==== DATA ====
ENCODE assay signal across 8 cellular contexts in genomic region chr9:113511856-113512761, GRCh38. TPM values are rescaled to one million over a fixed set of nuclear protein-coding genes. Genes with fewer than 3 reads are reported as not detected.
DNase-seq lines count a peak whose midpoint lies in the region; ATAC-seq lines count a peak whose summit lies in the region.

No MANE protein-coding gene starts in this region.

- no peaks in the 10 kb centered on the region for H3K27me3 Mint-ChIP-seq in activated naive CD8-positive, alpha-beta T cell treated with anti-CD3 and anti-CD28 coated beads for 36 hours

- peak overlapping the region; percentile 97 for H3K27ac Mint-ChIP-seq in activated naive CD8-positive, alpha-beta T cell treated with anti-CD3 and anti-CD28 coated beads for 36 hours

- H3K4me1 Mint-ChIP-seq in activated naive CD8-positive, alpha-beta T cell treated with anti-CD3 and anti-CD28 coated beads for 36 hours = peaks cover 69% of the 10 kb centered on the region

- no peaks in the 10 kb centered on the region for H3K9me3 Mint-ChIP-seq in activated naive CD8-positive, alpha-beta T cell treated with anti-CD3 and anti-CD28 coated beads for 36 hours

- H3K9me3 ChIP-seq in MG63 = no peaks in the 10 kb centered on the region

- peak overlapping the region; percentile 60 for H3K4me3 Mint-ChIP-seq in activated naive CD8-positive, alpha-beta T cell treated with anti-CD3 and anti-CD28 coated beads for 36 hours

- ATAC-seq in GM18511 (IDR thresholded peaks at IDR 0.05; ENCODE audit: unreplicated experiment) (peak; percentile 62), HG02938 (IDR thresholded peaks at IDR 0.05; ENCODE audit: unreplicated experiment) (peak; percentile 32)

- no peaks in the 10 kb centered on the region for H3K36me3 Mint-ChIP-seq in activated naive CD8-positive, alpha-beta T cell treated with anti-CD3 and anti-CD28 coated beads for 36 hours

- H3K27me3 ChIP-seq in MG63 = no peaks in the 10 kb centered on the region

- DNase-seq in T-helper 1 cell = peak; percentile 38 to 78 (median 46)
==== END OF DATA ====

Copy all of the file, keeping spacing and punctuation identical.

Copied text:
ENCODE assay signal across 8 cellular contexts in genomic region chr9:113511856-113512761, GRCh38. TPM values are rescaled to one million over a fixed set of nuclear protein-coding genes. Genes with fewer than 3 reads are reported as not detected.
DNase-seq lines count a peak whose midpoint lies in the region; ATAC-seq lines count a peak whose summit lies in the region.

No MANE protein-coding gene starts in this region.

- no peaks in the 10 kb centered on the region for H3K27me3 Mint-ChIP-seq in activated naive CD8-positive, alpha-beta T cell treated with anti-CD3 and anti-CD28 coated beads for 36 hours

- peak overlapping the region; percentile 97 for H3K27ac Mint-ChIP-seq in activated naive CD8-positive, alpha-beta T cell treated with anti-CD3 and anti-CD28 coated beads for 36 hours

- H3K4me1 Mint-ChIP-seq in activated naive CD8-positive, alpha-beta T cell treated with anti-CD3 and anti-CD28 coated beads for 36 hours = peaks cover 69% of the 10 kb centered on the region

- no peaks in the 10 kb centered on the region for H3K9me3 Mint-ChIP-seq in activated naive CD8-positive, alpha-beta T cell treated with anti-CD3 and anti-CD28 coated beads for 36 hours

- H3K9me3 ChIP-seq in MG63 = no peaks in the 10 kb centered on the region

- peak overlapping the region; percentile 60 for H3K4me3 Mint-ChIP-seq in activated naive CD8-positive, alpha-beta T cell treated with anti-CD3 and anti-CD28 coated beads for 36 hours

- ATAC-seq in GM18511 (IDR thresholded peaks at IDR 0.05; ENCODE audit: unreplicated experiment) (peak; percentile 62), HG02938 (IDR thresholded peaks at IDR 0.05; ENCODE audit: unreplicated experiment) (peak; percentile 32)

- no peaks in the 10 kb centered on the region for H3K36me3 Mint-ChIP-seq in activated naive CD8-positive, alpha-beta T cell treated with anti-CD3 and anti-CD28 coated beads for 36 hours

- H3K27me3 ChIP-seq in MG63 = no peaks in the 10 kb centered on the region

- DNase-seq in T-helper 1 cell = peak; percentile 38 to 78 (median 46)